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Why Your Colleagues/Employees/Boss Don’t Think Your Social Strategy is Brilliant

by Jenny Sussin  |  June 25, 2012  |  1 Comment

This is a follow-on/part 2 of my previous post titled: When I first heard about Twitter, I thought…

The reason I’d asked people to comment on that last post by filling in the blank was that I want them (and the other lurkers) to recognize why their colleagues/employees/boss don’t think their social strategy is brilliant.

Here were some people’s initial responses to Twitter: “What a random load of crap!” “Who really needs to know that I am having a coffee?” “Why would I want my SMS to be public?” “Why would anyone need something like this?” I think one of the most interesting responses was “I posted some stat about how x% of people tweeted once and never did it again…and then didn’t post again for 8 months.”

From my experience both personally/professionally and in speaking with clients, many of us get a similar reaction when we’re trying to explain our concept for a corporate social strategy to our colleagues/employees/boss. The “if it ain’t broke, don’t fix it!” However to them we say something like “ignorance isn’t bliss,” or “our competitors are doing it.” Those arguments unfortunately don’t stand up in “court” and at the end f the day you look like this guy/gal:

Each of these initial perceptions correlates to a common misconception people have about business use of social software (both internally and externally facing, across every which use case in every industry in every region —> it’s that scale.) So let’s start with our first one:

“What a random load of crap!” AND “Who really needs to know that I am having a coffee?”

First recognize what is actually being said. What they’re really saying is: “where is the value in having masses of people deliver constant updates?” So answer the actual question. Don’t pretend some of the updates won’t be personal, they will. So where is the value? How do I extract it?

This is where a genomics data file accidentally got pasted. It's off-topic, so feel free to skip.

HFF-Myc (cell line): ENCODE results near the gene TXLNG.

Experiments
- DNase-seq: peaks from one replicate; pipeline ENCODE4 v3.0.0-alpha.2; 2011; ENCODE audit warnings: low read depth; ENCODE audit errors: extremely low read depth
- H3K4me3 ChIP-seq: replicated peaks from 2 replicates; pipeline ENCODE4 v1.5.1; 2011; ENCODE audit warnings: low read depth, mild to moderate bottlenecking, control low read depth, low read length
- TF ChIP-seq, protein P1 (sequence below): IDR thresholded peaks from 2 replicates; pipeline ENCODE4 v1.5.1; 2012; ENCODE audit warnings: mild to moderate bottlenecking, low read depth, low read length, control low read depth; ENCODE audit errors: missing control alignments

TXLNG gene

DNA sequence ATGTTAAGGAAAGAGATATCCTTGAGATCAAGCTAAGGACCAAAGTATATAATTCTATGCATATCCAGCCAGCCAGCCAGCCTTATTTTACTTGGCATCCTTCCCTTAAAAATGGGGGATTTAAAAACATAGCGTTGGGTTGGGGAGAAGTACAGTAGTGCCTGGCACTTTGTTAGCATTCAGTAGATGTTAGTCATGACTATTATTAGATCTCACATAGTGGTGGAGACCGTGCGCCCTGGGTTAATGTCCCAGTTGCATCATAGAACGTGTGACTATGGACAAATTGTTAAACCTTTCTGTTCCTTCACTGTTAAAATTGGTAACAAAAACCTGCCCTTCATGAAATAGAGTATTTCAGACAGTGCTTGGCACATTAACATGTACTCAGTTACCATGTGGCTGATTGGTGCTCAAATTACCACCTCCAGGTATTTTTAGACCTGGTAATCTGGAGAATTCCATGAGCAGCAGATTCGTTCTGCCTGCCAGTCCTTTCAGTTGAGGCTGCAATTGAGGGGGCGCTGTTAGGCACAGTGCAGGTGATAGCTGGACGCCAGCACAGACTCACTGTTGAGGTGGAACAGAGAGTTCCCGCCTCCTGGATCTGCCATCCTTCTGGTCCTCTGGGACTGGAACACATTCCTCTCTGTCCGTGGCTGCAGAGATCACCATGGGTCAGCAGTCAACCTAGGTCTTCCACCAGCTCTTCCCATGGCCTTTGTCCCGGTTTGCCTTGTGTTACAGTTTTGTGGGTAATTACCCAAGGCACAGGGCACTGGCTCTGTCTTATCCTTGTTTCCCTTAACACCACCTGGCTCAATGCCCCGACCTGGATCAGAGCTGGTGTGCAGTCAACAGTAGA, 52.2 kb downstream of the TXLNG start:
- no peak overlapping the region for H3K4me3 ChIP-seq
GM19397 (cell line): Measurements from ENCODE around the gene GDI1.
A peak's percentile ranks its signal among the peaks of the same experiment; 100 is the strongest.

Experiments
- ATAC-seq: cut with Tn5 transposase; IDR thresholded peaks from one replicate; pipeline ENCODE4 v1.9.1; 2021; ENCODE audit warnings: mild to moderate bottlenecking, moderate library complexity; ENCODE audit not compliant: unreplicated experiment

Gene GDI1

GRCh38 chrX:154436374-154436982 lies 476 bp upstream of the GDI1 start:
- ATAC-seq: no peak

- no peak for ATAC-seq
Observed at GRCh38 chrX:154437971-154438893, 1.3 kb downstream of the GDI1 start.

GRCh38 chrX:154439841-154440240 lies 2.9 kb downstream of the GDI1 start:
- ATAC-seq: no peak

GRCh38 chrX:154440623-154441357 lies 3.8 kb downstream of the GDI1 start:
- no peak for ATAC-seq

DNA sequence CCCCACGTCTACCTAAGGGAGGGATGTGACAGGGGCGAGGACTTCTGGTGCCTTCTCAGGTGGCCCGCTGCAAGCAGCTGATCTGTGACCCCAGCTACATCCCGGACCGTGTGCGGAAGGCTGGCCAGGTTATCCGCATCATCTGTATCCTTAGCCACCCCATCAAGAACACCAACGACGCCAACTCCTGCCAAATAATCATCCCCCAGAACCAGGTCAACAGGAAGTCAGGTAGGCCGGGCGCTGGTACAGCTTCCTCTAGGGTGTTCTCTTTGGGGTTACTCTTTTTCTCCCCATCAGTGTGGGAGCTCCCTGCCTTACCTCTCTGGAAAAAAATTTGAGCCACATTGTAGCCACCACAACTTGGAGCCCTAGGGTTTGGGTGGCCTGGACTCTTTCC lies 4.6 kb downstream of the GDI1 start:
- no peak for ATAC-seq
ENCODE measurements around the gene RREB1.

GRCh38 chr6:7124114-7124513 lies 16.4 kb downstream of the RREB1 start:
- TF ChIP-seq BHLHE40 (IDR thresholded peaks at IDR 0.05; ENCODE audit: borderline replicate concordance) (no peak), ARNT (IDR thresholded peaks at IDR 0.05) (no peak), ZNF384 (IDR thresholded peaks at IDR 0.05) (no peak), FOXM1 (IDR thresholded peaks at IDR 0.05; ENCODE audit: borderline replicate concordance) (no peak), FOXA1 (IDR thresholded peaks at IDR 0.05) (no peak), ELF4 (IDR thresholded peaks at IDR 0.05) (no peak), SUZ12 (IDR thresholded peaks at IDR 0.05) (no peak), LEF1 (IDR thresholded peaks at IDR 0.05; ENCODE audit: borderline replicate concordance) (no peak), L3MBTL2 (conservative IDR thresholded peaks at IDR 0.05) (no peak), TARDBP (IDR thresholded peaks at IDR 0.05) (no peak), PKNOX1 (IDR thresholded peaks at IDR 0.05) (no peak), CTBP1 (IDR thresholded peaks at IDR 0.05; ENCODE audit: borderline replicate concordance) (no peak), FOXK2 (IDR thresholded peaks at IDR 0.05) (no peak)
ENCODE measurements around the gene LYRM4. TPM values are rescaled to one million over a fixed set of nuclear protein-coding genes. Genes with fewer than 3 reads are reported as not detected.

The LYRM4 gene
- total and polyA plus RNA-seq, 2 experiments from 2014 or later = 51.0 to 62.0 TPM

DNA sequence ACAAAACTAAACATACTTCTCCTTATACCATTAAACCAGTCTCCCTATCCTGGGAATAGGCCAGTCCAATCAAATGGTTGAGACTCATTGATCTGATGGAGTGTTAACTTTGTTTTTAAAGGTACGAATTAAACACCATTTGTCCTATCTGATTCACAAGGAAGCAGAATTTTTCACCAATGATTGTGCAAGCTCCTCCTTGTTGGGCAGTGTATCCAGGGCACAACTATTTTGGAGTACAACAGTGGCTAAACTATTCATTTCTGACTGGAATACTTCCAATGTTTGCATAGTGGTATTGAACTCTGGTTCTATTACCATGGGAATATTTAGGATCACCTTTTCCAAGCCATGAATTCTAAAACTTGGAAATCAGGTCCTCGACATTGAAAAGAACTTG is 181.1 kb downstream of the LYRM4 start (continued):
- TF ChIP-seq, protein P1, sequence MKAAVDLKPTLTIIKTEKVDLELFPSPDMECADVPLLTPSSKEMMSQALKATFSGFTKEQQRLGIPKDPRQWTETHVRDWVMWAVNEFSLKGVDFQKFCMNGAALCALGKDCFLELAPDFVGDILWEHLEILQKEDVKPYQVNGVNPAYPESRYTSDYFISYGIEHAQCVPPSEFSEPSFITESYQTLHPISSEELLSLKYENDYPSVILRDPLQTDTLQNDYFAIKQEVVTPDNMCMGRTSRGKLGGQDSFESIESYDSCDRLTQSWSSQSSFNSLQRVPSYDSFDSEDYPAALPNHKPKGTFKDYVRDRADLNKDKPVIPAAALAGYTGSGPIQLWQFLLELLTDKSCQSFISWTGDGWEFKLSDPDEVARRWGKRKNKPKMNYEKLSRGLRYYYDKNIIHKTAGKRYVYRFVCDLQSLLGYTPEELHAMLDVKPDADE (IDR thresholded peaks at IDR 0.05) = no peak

“Why would I want my SMS to be public?”

The question here is centered around two misconceptions. 1: Every conversation I used to have via email, text or phone will now be posted to a social network. 2. Social software doesn’t have privacy settings. Do yourself a favor and correct these. On the first one, explain when each channel is to be used. Put a little work into considering when which channel would be used — think about the employees who will have to be executing on this.

“Why would I need something like this?”

You don’t need my help figuring out how to broach this one, but this is something I want you to understand. If this was the perception of people who are regular tweeters now then imagine speaking to them three years ago and THAT is who you are dealing with. Get to work.

“I posted some stat about how x% of people tweeted once and never did it again…and then didn’t post again for 8 months.”

You as the social media manager should be providing stats so that people don’t think that it is their job to be the reporter. Tell them what you want them to do on the network. Hopefully you don’t have a company full of reporters and have some doers.

So I obviously left some questions to be asked as it is the business I am in, but I’d love to have the commenting section open for peer debate. Gartner clients, feel free to reach out through Inquiries and set something up if you’d like to discuss this one further.




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Category: customer-service  marketing  orientation  social-crm  social-media  

Tags: business  learning  marketing  media  shiny-objects  social  social-crm  social-media  socialcrm  software  twitter  

Jenny Sussin
Managing VP
7 years with Gartner
8 years IT industry

Jenny Sussin is a Managing Vice President for CX and Sales Research. Read Full Bio

Thoughts on Why Your Colleagues/Employees/Boss Don’t Think Your Social Strategy is Brilliant

  1. Simon Smith says:

    Good post Jenny. We’ve all heard responses from colleagues and friends along these lines. Frankly I’m not surprised either if the best we can do when we quickly describe our enterprise social strategy as “tweet about new products and which exhibitions we’re attending”, or “make a company Facebook page, and point everyone back to our website”, or “make a viral video about our company”.

    I’m listening for our “social ideas” and critically screen them for things like i) what is their purpose? ii) if we explained the enterprise purpose to the external people that we’d like to participate would they buy-in to it too? iii) what’s in it for external participants? iv) can we see it being mass-collaboration or collaboration with a community of interest?

    Occasionally I think “yes, this could work if we tweak it like this …..” but mostly I think “hmmm …….. what a random load of cr@p”.

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